SEC to Hold Seniors Summit on Monday to Educate Senior Investors
(LAWFUEL) – Washington, D.C., Sept. 19, 2008 – The Securities and Exchange Commission today charged an unregistered broker-dealer and his company, Loveland, Colo.-based Global Marketing Consultants LLC, with misappropriating funds from seniors and other investors through two investment schemes.
The SEC’s complaint, filed in U.S. District Court for the District of Colorado, alleges that David William Thomas, also of Loveland, Colo., and GMC raised approximately $6.3 million from more than 140 investors nationwide. However, they misrepresented the true nature of how the funds were invested. More than one-third of the investors are senior citizens.
“Senior citizens are respected and valued participants in the markets, and we are devoted to their protection,” said George B. Curtis, Deputy Director of the SEC’s Division of Enforcement. “We will pursue to the full measure of our powers anyone who abuses their trust.”
The SEC has brought more than 50 enforcement actions during the past two years against frauds particularly harming retirees and other older investors. The dangers of senior fraud will be a focus of a Seniors Summit that the SEC will be holding on Monday in Washington, D.C. With more than 76 million Baby Boomers reaching the traditional age of retirement in the largest demographic wave in U.S. history, seniors are prime targets for scam artists and securities swindlers. The SEC’s Seniors Summit will present tips and information to help senior investors ensure their retirement money is protected. [SEC Seniors Summit: Webcast Information].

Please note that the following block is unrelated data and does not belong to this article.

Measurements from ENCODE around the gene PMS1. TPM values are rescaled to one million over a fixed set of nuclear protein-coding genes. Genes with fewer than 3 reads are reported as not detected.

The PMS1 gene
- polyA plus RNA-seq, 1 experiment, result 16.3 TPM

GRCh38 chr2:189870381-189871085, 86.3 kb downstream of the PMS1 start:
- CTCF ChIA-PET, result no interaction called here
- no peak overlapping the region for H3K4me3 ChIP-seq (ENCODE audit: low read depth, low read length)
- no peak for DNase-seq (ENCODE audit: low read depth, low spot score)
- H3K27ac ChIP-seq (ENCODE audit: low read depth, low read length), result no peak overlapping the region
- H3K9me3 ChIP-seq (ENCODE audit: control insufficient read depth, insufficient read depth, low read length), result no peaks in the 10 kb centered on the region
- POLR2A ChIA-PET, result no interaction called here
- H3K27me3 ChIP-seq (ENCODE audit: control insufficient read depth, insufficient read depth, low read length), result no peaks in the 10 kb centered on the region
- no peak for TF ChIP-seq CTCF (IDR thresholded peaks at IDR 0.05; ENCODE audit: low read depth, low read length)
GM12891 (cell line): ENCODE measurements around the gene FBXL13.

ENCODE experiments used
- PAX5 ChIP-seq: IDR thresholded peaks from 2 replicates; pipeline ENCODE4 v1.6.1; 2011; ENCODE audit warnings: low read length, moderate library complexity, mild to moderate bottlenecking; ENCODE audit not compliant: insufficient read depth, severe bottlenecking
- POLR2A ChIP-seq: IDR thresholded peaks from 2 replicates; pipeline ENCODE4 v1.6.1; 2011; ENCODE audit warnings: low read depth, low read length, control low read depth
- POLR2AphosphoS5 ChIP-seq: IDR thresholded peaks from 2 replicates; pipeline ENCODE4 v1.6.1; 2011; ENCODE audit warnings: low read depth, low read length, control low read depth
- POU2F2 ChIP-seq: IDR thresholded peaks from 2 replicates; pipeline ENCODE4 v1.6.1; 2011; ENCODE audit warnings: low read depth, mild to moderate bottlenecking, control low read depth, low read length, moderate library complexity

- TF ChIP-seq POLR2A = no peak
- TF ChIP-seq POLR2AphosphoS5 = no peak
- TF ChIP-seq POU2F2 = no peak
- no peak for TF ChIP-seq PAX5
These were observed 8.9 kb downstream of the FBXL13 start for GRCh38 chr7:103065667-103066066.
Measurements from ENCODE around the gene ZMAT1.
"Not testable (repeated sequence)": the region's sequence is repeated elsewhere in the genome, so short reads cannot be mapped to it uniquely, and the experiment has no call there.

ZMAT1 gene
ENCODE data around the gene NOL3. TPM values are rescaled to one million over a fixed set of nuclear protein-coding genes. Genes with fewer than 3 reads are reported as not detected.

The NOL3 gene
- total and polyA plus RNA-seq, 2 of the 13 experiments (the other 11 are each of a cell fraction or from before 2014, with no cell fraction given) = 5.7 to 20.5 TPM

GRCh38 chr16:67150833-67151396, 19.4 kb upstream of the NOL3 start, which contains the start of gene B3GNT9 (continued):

The SEC’s complaint in today’s enforcement action alleges that Thomas and GMC represented that investor funds would be pooled into “non-depleting custodial” bank accounts and would be used only as collateral to fund a high-speed internet business and a global positioning system business. Thomas and GMC represented that the investments were fully insured and would generate a “high rate of return.” According to the SEC’s complaint, all of Thomas’ and GMC’s representations were false and misleading. Unbeknownst to the investors, the true nature of Thomas’ plan was to use investors’ money for prime bank trading programs.
The SEC’s complaint charges Thomas and GMC with violating the antifraud and registration provisions of the federal securities laws, and seeks permanent injunctions. The SEC’s complaint also charges Thomas with acting as an unregistered broker-dealer. Without admitting or denying the SEC’s charges, Thomas and GMC each consented to the entry of the injunctions against them. Moreover, Thomas has been ordered to pay $4.4 million in restitution and sentenced to 42 months in prison in a related criminal action brought by the U.S. Attorney’s Office for the District of Colorado.
The SEC acknowledges the assistance of the U.S. Attorney’s Office for the District of Colorado and the Criminal Investigation Division of the Internal Revenue Service.